care was again attributable to variation in the number of HH aide visits,
ranging between 28.5 and 5.3 visits per region, with less variation in the
number of PT visits (range 14.6–8.4) or nursing visits (range 17.2–6.6). (All
differences were significantly different by bootstrap estimation.)
Change in Variation in Type of HH Service after IPS (October 1997–October
1998). The large reductions in total number of visits following the
introduction of the IPS were explained primarily by greater reductions in
HH aide visits and to a lesser extent nursing visits.
Among JR patients, the total adjusted mean number of visits per
episode under IPS fell from 21.9 to 17.7 (a 19 percent reduction) between
October 1997 and October 1998. By type of visit, the number of HH
aide visits fell from 5.3 to 3.3 (39 percent reduction), while nursing visits
fell from 6.5 to 5.1 (21 percent reduction) and physical therapy visits fell
Changes in Regional Variation of Medicare Home Health Care Utilization1245
Oct-97 Oct-98 Oct-97Oct-98 Oct-97Oct-98Oct-97Oct-98Oct-97Oct-98Oct-97Oct-98Oct-97Oct-98Oct-97Oct-98Oct-97Oct-98Oct-97Oct-98Oct-97Oct-98
tober 1998 by Type of Visit for Patient Undergoing Elective Joint Replacement
Surgery. (b) Reduction in Home Health Visits between October 1997 and Octo-
(a) Reduction in Home Health Visits between October 1997 and Oc-
1246HSR: Health Services Research 44:4 (August 2009)
from 10.1 to 9.3 (8 percent reduction). By visit type, the 2.1 fewer HH aide
visits, 1.3 fewer nursing visits, and 0.8 fewer physical therapy visits,
respectively, accounted for 52, 29, and 18 percent of the 4.3 fewer total
HH visits provided. (All differences were significantly different by bootstrap
Among FX patients, the total adjusted mean number of visits under IPS
fell from 39.3 to 28.2 (a 28 percent reduction). By type of visit, the number of
HH aide visits fell from 15.3 to 8.8 (42 percent reduction), while nursing visits
fell from 11.8 to 8.6 (28 percent reduction) and physical therapy visits fell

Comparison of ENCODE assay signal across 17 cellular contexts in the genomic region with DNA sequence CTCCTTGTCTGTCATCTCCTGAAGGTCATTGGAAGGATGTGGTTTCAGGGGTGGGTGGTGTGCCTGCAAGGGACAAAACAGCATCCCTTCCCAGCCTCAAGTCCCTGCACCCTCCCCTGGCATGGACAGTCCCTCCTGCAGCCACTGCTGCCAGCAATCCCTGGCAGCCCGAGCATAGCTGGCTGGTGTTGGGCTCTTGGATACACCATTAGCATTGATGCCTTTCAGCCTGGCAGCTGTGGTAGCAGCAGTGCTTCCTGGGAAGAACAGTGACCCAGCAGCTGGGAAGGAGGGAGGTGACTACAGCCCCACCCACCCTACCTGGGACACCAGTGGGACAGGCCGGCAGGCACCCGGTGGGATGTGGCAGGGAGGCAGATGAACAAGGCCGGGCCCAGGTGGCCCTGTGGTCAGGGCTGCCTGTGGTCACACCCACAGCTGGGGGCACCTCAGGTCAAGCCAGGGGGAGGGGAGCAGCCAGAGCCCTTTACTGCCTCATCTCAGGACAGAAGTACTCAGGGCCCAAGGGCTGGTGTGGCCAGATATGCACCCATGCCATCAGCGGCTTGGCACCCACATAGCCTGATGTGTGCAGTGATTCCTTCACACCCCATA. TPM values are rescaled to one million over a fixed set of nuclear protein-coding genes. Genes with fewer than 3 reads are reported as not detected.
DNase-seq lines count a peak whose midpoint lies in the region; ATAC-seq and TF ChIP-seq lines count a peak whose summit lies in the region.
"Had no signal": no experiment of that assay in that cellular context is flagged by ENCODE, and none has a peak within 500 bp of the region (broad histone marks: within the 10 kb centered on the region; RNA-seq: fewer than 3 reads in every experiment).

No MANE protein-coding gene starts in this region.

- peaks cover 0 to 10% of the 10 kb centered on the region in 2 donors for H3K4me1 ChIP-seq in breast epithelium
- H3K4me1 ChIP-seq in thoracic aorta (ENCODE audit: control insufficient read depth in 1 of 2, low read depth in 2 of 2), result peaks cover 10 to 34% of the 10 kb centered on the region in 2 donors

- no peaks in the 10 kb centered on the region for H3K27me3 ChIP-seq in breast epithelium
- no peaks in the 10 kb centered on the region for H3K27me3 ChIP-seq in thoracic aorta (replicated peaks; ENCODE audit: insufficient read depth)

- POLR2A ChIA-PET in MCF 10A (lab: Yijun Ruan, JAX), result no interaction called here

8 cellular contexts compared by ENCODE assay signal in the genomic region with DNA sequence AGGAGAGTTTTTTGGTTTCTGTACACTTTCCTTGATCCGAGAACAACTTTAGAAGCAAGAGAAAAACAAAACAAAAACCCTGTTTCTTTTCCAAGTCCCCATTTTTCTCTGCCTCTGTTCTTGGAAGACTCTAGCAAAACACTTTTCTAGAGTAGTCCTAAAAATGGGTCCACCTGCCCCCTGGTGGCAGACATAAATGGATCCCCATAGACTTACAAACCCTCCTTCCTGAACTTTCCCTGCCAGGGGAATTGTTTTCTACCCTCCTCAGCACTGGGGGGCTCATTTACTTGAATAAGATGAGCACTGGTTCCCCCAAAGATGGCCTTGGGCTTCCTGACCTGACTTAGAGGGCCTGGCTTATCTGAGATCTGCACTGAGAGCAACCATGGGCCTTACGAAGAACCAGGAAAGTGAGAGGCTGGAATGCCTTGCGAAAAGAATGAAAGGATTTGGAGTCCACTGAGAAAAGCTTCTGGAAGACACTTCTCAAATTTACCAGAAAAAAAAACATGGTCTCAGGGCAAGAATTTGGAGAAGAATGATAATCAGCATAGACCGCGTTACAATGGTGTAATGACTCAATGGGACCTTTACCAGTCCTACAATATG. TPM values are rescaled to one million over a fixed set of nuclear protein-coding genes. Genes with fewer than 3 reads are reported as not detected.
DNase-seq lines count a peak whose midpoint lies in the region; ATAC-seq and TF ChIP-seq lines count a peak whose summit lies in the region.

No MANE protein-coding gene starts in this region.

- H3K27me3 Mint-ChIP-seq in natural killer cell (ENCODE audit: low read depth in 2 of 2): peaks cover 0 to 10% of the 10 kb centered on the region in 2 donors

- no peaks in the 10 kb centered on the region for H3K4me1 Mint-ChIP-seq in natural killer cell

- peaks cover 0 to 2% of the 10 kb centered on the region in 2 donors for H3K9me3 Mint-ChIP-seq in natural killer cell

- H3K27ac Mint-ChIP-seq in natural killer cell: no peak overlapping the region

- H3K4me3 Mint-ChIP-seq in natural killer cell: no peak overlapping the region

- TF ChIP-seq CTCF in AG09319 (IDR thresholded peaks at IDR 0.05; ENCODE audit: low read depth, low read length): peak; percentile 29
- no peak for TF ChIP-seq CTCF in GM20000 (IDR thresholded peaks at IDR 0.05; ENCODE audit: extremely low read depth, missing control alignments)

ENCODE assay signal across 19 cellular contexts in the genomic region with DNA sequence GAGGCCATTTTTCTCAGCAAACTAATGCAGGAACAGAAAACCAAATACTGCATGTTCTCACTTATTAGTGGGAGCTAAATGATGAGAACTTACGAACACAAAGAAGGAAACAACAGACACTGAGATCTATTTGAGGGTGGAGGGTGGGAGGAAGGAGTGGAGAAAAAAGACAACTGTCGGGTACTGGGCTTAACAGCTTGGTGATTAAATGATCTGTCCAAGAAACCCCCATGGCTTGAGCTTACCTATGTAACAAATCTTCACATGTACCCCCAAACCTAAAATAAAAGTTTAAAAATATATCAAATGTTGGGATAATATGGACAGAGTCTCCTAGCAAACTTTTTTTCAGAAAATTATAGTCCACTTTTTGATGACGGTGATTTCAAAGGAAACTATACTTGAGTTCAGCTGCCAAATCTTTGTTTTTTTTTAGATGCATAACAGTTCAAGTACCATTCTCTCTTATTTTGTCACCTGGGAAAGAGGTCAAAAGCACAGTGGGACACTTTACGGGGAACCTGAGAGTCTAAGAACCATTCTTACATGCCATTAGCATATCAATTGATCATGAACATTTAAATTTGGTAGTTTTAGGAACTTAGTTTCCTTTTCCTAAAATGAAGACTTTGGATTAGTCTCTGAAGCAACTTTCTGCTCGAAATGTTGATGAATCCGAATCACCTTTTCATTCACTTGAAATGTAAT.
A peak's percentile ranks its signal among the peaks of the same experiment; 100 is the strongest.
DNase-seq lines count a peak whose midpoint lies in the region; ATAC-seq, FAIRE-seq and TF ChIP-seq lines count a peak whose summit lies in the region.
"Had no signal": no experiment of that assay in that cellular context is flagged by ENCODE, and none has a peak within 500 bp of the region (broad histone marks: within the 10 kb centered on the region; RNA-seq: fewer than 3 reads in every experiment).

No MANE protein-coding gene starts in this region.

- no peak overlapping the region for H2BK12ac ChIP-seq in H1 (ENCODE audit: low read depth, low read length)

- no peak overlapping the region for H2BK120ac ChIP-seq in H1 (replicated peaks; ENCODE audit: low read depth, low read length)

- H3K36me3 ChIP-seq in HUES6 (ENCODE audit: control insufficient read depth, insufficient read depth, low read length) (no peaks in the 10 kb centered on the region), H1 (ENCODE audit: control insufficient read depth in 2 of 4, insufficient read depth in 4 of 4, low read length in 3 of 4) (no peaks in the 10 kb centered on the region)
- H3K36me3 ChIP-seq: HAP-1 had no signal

from 12.2 to 10.9 (11 percent reduction). By visit type, the 6.5 fewer HH aide
visits, 3.3 fewer nursing visits, and 1.4 fewer physical therapy visits,
respectively, accounted for 58, 29, and 12 percent of the 11.1 fewer total
HH visits provided. (All differences were significantly different by bootstrap
Before implementation of the BBA, there was significant regional variation in
HH usage with greater variation in the number of HH visits per beneficiary
than variation in number of beneficiaries selected for HH care after major
orthopedic surgery. This variation in number of HH visits was driven pri-
marily by variation in the number of HH aide visits.
These results reported hereinsupportthe earlier IPS findings by McCall
et al. (2003a,b) and related findings by Murtaugh et al. (2003), who reported
that between 1997 and 2001 among a 1 percent sample of all HH users (both
chronic and postacute care patients), there was a 79 percent reduction in HH
aide visits but only a 42 percent reduction in skilled visits (physical therapy
Before the BBA, the number of visits per beneficiary had been uncon-
strained. As elucidated by McKnight (2006), with the IPS per-beneficiary
limits based on a blend of agency and regional historical costs, agencies with
high average historical costs relative to national average costs faced greater
pressure to restrain costs per beneficiary than agencies with lower historical
greater pressure to reduce visits per user on agencies with high utilization.
Porrell, Liu, and Brungo (2006) correlated agency low historical per benefi-
ciary limits with subsequent market share expansion and high limits with
market share contraction. Owing to the regional variation in utilization and
Changes in Regional Variation of Medicare Home Health Care Utilization1247
greater reductions in regions with greater HH utilization.
With the implementation of PPS, the number of visits per episode and
regional variation fell even further. For these physical therapy–intense HH
episodes of care, reimbursement under PPS was generous, with average pay-
Therefore, the reduction in number of visits after orthopedic surgery under
PPS was attributable to the incentive structure of prospective payments rather
than reimbursement cuts.
Policy makers have long been concerned that regional variation was
the IPS and PPS reduced regional variation and that under IPS, this was
if these reductions were primarily reductions in inefficient services. Some
authors have reported that reductions in HH care use, in general, were not